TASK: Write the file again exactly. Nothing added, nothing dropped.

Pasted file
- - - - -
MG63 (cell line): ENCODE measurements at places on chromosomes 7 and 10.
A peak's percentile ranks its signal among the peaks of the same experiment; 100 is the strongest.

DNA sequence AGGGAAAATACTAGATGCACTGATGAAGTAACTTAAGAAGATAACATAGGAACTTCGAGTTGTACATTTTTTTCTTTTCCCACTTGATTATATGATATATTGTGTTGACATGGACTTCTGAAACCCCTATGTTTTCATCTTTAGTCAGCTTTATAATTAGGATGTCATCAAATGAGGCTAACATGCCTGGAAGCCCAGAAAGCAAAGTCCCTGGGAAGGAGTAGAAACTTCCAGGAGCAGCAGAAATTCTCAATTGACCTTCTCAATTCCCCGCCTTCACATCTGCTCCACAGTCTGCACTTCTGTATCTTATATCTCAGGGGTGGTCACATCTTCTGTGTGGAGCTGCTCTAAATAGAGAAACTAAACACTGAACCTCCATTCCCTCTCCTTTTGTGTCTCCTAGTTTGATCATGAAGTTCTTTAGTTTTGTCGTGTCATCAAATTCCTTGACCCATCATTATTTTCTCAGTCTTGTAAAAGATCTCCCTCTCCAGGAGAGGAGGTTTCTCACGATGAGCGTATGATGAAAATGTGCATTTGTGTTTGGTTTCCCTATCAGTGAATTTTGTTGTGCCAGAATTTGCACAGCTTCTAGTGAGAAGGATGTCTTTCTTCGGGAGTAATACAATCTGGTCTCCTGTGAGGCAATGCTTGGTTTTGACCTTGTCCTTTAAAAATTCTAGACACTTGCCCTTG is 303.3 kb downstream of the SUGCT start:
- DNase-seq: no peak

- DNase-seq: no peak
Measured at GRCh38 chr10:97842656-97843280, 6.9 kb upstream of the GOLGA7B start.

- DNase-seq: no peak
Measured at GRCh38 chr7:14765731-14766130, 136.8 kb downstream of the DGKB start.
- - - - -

MG63 (cell line): ENCODE measurements at places on chromosomes 7 and 10.
A peak's percentile ranks its signal among the peaks of the same experiment; 100 is the strongest.

DNA sequence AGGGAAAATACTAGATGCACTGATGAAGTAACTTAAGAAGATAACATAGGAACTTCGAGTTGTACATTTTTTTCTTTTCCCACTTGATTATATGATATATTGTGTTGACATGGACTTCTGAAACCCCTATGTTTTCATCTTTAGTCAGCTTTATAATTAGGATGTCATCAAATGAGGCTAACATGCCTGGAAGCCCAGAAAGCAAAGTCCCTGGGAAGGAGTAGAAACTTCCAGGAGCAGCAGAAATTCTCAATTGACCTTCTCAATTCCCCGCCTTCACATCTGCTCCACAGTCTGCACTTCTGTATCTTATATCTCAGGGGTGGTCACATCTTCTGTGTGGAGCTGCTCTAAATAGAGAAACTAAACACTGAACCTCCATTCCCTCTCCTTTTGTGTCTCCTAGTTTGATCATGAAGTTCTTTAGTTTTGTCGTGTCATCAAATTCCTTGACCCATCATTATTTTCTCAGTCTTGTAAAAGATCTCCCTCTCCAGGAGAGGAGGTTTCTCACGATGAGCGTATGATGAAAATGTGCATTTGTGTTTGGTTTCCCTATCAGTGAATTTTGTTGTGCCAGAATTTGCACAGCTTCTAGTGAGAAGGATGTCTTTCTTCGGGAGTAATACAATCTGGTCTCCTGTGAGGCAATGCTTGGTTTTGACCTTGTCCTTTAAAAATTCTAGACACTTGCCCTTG is 303.3 kb downstream of the SUGCT start:
- DNase-seq: no peak

- DNase-seq: no peak
Measured at GRCh38 chr10:97842656-97843280, 6.9 kb upstream of the GOLGA7B start.

- DNase-seq: no peak
Measured at GRCh38 chr7:14765731-14766130, 136.8 kb downstream of the DGKB start.